Once the turkey’s been eaten and leftovers stowed away, Americans move on to the next tradition of the holiday season: shopping. While Black Friday and Cyber Monday usually steal the show with viral videos and online gimmicks, another commerce-centric daylong event is tucked in between them. It’s called Small Business Saturday.
The shopping holiday began nearly a decade ago and has picked-up steam every year since. Total consumer spending on Small Business Saturdays has surpassed $100 billion. That’s a lot of economic activity for nine days alone.
The goal is to encourage American lovers of flash sales to not only visit big box stores and retail chains during the holiday shopping season, but take a trip to local small businesses. All while knocking some of the most popular holiday gifts off the checklist.
After all, ‘tis the season to shop small business.
Shopping small provides some big advantages, and most Americans understand why. According to a recent survey by Zendesk, 91 percent of respondents prefer to support small businesses when it’s convenient. And when it might be slightly out of their way, 74 percent still actively look for ways to get behind smaller enterprises.
Not only can holiday shoppers snag unique gifts they would be hard-pressed to find elsewhere by visiting small businesses, but local economies receive a big boost. In 2018, for every dollar spent during Small Business Saturday, 67 cents remained in the local community. And according to new polling conducted among grassroots membership of my organization, the Job Creators Network Foundation, 9 out of 10 respondents believe the shopping holiday has a positive impact on the community.
The broader national economy benefits as well. Considering small enterprises have an outsized economic foot print — responsible for employing nearly half the country’s workforce and two-thirds of all new job creation — frequenting the shops and restaurants of local entrepreneurs will leave the national economy in top physical health.
Luckily, it seems many Americans are ready to embrace Small Business Saturday once again this year. According to our survey, over 40 percent of respondents plan to shop at a small business this Saturday and another 35 percent will possibly do so.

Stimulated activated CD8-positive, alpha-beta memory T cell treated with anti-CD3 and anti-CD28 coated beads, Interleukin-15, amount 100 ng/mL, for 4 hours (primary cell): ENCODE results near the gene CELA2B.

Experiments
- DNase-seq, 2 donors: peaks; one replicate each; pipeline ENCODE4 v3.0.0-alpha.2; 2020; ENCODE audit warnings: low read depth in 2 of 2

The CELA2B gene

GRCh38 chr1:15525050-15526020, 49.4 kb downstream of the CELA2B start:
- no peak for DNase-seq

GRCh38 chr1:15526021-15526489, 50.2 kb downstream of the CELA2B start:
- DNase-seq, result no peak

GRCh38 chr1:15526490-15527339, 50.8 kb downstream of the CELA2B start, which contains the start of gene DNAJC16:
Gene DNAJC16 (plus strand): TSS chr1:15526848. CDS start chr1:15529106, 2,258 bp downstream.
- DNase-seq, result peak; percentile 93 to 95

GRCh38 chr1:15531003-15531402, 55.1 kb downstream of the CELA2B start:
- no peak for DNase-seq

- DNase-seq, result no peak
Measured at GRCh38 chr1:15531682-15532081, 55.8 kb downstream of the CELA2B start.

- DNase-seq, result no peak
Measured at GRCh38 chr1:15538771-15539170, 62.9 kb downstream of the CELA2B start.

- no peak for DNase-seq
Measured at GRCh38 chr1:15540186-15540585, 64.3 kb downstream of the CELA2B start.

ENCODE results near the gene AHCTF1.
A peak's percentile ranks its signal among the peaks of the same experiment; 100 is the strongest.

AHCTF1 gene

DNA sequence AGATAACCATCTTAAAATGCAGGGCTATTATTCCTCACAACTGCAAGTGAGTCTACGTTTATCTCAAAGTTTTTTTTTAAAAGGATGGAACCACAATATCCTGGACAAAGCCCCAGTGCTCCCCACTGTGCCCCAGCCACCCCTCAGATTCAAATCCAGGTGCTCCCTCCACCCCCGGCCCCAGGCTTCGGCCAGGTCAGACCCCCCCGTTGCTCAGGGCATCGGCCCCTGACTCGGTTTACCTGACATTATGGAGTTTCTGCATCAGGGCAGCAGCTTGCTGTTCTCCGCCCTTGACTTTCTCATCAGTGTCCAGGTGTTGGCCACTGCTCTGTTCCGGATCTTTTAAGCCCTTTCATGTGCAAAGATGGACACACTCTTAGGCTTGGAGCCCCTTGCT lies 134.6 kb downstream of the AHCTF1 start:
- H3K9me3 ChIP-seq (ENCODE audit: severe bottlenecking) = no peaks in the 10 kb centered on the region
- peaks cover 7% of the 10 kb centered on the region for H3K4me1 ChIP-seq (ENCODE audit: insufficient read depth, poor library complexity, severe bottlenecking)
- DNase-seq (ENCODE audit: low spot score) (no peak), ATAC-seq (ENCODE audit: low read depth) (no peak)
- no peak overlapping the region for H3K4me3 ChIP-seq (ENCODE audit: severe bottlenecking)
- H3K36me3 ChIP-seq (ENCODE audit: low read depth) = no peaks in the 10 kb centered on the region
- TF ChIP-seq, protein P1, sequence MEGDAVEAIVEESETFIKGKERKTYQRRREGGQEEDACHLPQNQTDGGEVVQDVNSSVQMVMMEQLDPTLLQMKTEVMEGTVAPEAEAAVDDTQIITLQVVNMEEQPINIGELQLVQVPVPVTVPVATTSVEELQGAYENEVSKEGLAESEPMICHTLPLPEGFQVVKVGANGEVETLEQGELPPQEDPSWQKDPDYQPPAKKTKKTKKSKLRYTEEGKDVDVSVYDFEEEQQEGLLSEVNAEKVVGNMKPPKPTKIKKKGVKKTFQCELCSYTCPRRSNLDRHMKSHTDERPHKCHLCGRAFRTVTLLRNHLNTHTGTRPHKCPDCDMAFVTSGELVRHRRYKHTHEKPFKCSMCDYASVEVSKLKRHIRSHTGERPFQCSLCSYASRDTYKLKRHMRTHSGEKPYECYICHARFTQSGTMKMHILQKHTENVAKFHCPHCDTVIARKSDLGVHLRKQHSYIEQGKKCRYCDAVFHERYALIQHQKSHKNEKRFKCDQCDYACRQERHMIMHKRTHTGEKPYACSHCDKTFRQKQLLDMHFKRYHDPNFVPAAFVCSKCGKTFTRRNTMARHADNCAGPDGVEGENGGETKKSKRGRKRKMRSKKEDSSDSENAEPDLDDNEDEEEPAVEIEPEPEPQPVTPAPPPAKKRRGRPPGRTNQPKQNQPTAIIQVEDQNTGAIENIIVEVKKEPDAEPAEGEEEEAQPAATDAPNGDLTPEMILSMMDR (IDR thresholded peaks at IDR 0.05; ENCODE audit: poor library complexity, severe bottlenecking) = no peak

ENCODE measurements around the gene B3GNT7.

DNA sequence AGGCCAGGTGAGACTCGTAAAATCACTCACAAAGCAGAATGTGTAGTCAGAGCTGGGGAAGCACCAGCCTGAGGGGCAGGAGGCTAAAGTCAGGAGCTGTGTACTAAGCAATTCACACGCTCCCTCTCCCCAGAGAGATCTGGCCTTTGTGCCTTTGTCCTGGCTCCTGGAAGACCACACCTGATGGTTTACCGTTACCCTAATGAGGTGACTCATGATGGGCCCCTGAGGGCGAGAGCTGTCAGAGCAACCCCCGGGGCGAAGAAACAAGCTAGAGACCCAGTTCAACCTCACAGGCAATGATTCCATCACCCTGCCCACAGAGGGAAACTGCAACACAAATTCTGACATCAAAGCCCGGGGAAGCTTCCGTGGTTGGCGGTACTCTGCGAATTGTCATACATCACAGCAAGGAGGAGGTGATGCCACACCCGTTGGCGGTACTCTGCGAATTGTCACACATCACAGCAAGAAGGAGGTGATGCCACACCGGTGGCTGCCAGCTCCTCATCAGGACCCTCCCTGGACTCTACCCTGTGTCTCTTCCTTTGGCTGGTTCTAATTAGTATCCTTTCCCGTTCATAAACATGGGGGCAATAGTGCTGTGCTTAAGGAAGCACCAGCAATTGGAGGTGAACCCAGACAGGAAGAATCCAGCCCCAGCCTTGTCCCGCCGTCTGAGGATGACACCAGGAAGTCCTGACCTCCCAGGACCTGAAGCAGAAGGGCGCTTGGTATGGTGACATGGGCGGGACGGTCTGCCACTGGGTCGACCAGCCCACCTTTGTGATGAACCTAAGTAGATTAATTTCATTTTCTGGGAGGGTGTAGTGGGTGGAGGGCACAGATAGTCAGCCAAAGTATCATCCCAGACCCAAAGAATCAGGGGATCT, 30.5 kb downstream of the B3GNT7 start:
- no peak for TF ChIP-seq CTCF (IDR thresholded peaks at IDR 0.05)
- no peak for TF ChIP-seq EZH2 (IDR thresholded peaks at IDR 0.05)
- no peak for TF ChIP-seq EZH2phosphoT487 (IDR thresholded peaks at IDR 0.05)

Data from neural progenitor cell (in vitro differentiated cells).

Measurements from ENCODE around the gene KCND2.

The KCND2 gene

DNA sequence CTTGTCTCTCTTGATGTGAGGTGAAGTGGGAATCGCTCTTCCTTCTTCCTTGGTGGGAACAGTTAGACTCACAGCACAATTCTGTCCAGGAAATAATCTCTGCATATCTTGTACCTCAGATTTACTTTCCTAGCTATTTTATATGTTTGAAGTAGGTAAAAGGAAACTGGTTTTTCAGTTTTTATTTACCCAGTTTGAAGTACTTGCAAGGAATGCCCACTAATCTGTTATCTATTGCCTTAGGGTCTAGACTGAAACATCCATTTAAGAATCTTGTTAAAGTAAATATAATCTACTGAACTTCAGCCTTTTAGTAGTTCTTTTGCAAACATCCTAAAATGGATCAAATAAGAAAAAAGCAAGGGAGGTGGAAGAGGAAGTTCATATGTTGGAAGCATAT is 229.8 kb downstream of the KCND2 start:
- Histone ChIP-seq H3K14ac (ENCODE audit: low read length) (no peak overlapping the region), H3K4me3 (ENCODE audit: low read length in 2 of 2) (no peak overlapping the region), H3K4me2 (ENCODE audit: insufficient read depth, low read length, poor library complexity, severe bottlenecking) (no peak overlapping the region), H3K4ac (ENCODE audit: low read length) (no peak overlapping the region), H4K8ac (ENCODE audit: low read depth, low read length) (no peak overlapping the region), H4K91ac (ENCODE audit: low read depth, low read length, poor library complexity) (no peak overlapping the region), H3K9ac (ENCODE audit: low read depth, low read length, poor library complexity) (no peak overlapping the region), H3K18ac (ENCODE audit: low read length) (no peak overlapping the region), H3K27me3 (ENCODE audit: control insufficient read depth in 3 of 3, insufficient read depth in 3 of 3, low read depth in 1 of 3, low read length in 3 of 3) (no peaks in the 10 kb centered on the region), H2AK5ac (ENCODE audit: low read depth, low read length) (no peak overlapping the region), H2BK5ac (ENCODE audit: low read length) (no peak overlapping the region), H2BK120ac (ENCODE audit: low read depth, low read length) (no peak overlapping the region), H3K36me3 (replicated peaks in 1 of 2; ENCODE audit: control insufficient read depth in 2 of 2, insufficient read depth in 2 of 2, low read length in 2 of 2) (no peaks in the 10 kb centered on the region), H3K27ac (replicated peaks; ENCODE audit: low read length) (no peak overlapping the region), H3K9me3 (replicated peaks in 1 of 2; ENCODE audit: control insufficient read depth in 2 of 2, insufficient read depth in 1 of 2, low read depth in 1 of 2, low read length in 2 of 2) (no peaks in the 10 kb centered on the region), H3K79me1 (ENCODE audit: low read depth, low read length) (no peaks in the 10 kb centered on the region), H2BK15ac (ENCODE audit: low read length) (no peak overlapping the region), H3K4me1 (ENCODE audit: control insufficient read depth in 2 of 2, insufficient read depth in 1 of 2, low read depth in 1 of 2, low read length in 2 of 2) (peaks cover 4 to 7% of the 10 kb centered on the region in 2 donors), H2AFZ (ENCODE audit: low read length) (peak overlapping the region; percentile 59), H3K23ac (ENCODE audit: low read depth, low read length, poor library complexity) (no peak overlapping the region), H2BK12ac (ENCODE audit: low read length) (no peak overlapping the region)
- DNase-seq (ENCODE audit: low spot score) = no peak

Hopefully, they will enjoy the experience without waiting in endless lines or being shoved by overzealous shoppers — occurrences that commonly characterize Black Friday.
While participating in Small Business Saturday is a good first step, Americans should support these entrepreneurs all year long. They’ve been one of the major driving forces behind the white hot economy that has benefited all Americans over the last year. It’s not only fueled continued entrepreneurial success, but more Americans are working now than ever before and receiving higher levels of compensation for their efforts.
Over the course of 2019, 1.7 million jobs were created and the unemployment rate dipped to 3.5 percent — the lowest level since Americans walked on the moon. Year-over-year wage growth surpassed 3 percent every month. And despite efforts by some in the media to discourage the public with gloom and doom economic predictions, consumer sentiment remains high. It’s difficult to argue with the statistics.
In fact, according to our survey, 77 percent plan on spending more or about the same this holiday season compared to the last — a sign that strong personal finances persist.
There are no “ifs” or “buts” about it. Small businesses are the lifeblood of Main Street economies across the country and a leading reason why many Americans are enjoying good jobs and bigger paychecks — extra cash that is especially useful this time of year.
Shop at a small business this Saturday — and every weekend after. The economy, and your wallet, will thank you.
Elaine Parker is the President of the Job Creators Network Foundation.